A healthy 26-year-old man returned to Australia after 2 months’ military service in Peninsular Malaysia and was prescribed primaquine 15 mg twice daily for presumptive antirelapse therapy against Plasmodium vivax malaria. On the fourth day of primaquine therapy (eight doses taken [1.48 mg/kg]), he noticed his urine had become dark. He continued to take primaquine, but by the morning of the sixth day (11 doses taken [2.04 mg/kg]), he had developed generalized arthralgia, back pain, nausea, severe vomiting, dizziness, and dyspnea and therefore presented to hospital. He had not taken any medications other than primaquine before presentation and had not been febrile.
The patient was born to parents of Chinese ethnicity and had an unremarkable past medical history except for glucose-6-phosphate dehydrogenase (G6PD) deficiency, which had been diagnosed on routine military medical screening. He was a nonsmoker. On examination he was afebrile, pale, jaundiced, intermittently vomiting, and had a respiratory rate of 23 breaths per minute. There was no hepatosplenomegaly. His urine was dark brown in color with no visible sediment. Dipstick urinalysis revealed trace blood and no nitrites, protein or leukocytes (Figure 1), and urine microscopy revealed no significant bacterial growth, no cellular or proteinaceous casts, and normal red cell morphology.
On the day of presentation, the patient’s hemoglobin was 88 g/L (reference range: 135–185 g/L), hematocrit 0.26 (0.4–0.54), and mean cell volume 96 fL (78–100 fL). Microcytic spherocytes, bite cells, and polychromasia were noted on blood film. Serial microscopy and rapid diagnostic tests for P. falciparum and common Plasmodium antigens were negative. Unconjugated bilirubin and lactate dehydrogenase were elevated (97 µmol/L [0–19 µmol/L] and 781 U/L [120–250 U/L], respectively), and haptoglobin was subnormal (<0.10 g/L [0.36–1.95 g/L]). A direct antiglobulin test was negative. Spectrophotometry confirmed deficiency of the glucose-6-phosphate dehydrogenase enzyme (2.2 U/g Hb; reference range: 5.0–13.0 U/g Hb), and hemoglobin electrophoresis did not show any concomitant hemoglobinopathies. Plasma cell-free hemoglobin concentration was elevated (120,004 ng/mL [< 50,000 ng/mL]). He had albuminuria (urinary albumin-to-creatinine ratio 7.4 [< 2.5]), increased urinary glycocalyx metabolite excretion (11.16 total glycosaminoglycans/mol creatinine)1 and markedly elevated urinary beta-2-microglobulin (40,019 µg/L; normal range < 300). Plasma creatinine and urea were normal (66 µmol/L [60–110 µmol/L] and 7.0 mmol/L [3.0–7.5 mmol/L], respectively).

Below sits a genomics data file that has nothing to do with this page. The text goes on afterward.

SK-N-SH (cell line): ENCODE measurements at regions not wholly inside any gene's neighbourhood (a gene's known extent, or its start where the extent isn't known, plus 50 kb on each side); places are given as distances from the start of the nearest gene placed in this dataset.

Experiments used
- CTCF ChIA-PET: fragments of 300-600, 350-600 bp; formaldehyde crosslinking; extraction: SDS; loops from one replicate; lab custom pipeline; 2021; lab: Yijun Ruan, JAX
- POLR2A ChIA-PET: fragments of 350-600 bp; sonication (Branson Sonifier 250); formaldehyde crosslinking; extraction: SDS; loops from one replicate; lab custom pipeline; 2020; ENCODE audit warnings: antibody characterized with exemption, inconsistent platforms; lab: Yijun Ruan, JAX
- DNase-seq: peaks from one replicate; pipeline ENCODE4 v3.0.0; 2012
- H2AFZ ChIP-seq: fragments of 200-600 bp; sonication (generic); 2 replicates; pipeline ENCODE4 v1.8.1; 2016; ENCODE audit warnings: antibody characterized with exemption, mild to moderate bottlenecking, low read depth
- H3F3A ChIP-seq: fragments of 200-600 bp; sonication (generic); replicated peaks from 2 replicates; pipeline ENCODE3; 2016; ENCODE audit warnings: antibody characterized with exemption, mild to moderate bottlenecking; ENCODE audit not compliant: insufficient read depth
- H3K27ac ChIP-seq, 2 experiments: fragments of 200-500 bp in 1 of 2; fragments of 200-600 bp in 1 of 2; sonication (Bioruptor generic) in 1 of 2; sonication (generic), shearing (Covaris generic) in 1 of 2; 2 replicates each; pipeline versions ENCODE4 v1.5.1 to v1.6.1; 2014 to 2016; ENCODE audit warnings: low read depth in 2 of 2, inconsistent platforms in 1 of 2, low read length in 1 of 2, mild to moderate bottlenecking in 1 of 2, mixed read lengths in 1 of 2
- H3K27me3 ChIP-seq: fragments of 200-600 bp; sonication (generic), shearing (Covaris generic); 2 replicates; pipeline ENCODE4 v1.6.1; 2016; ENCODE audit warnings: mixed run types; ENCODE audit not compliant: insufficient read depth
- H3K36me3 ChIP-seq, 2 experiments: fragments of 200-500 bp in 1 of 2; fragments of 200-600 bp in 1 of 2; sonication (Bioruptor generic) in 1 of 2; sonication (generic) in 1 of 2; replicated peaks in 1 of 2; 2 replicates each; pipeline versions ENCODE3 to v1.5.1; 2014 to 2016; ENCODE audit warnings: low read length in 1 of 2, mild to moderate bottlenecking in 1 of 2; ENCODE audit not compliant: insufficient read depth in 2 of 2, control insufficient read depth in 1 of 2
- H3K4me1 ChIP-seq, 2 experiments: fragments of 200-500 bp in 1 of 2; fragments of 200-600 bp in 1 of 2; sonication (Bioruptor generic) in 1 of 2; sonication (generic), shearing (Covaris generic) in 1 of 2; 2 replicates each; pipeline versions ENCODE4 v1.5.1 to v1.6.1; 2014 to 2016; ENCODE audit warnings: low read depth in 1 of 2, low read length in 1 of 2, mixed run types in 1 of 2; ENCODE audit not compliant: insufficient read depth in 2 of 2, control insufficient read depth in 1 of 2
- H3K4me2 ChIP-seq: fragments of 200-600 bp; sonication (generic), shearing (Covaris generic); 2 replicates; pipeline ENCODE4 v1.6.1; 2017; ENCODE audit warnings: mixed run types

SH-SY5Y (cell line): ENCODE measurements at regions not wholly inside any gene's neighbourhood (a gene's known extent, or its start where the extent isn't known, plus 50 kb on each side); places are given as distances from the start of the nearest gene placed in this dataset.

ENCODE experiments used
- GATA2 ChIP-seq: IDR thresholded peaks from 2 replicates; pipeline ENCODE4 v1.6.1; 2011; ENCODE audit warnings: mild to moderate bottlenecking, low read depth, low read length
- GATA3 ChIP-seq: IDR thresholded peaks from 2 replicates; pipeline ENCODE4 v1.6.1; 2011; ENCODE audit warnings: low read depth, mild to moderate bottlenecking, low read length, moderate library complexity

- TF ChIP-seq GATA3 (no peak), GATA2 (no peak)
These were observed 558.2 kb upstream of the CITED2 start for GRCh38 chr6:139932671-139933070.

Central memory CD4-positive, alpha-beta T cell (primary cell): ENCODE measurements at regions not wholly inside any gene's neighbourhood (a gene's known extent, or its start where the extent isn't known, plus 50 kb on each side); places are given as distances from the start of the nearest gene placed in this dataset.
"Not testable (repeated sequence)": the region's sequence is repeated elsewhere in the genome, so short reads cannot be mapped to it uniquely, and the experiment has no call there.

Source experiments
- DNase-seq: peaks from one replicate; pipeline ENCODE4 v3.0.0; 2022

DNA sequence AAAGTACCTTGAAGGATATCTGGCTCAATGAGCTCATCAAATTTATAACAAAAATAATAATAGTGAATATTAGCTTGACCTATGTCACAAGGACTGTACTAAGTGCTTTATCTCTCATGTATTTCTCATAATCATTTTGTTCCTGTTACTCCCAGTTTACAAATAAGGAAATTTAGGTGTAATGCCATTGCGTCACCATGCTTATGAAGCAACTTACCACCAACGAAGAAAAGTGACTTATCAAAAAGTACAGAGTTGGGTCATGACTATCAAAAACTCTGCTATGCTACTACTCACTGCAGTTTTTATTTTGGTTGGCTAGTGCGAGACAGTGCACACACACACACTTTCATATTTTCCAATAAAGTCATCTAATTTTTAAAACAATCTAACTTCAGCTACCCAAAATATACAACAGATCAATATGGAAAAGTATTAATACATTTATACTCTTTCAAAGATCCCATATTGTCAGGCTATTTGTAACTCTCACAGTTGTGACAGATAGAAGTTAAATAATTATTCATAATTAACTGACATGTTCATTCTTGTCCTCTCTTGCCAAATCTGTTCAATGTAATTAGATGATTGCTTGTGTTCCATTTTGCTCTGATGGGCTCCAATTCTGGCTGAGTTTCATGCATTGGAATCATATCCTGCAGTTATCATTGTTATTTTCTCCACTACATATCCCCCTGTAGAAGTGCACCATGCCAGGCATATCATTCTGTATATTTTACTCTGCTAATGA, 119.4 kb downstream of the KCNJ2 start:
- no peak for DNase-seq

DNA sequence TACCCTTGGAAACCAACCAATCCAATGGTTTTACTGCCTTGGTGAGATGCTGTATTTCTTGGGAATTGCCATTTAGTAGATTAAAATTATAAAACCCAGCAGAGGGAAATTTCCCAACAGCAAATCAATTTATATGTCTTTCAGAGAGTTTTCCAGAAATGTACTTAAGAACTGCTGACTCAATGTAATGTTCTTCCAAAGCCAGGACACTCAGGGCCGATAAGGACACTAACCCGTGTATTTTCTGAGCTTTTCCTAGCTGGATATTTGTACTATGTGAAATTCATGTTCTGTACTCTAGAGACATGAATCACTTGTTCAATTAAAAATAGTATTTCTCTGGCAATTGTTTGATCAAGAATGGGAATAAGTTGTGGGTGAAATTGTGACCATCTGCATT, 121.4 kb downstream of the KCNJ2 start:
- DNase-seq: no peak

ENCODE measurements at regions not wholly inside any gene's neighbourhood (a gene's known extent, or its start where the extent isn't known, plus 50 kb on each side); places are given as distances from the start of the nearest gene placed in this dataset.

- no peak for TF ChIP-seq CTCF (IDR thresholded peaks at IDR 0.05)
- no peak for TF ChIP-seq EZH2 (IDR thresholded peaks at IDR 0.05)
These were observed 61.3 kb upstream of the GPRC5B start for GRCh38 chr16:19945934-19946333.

A diagnosis of severe, primaquine-induced hemolysis was made. The patient’s primaquine prophylaxis was discontinued, and he was prescribed antiemesis with ondansetron and paracetamol 1 g four times daily for analgesia and renal protection (after blood and urine collection).2 He was admitted to the ward for further monitoring. Despite primaquine cessation, the next day, his hemoglobin decreased to 67 g/L, although falling lactate dehydrogenase and bilirubin concentrations suggested less active hemolysis (Figure 2). He did not require a blood transfusion. Within 48 hours, the hemoglobin had risen and the cell free hemoglobin, urine albumin:creatinine ratio, urinary glycocalyx metabolite excretion, and urinary beta-2 microglobulin (15 µg/L) had all normalized (Figure 2). The patient’s nausea and back pain had also settled, and his urine had returned to a normal color. Paracetamol was ceased on day 5. The alanine transaminase concentration peaked at 83 U/L (< 50 U/L) on day 5 (paracetamol concentration < 10 mg/L), and gradually normalized thereafter.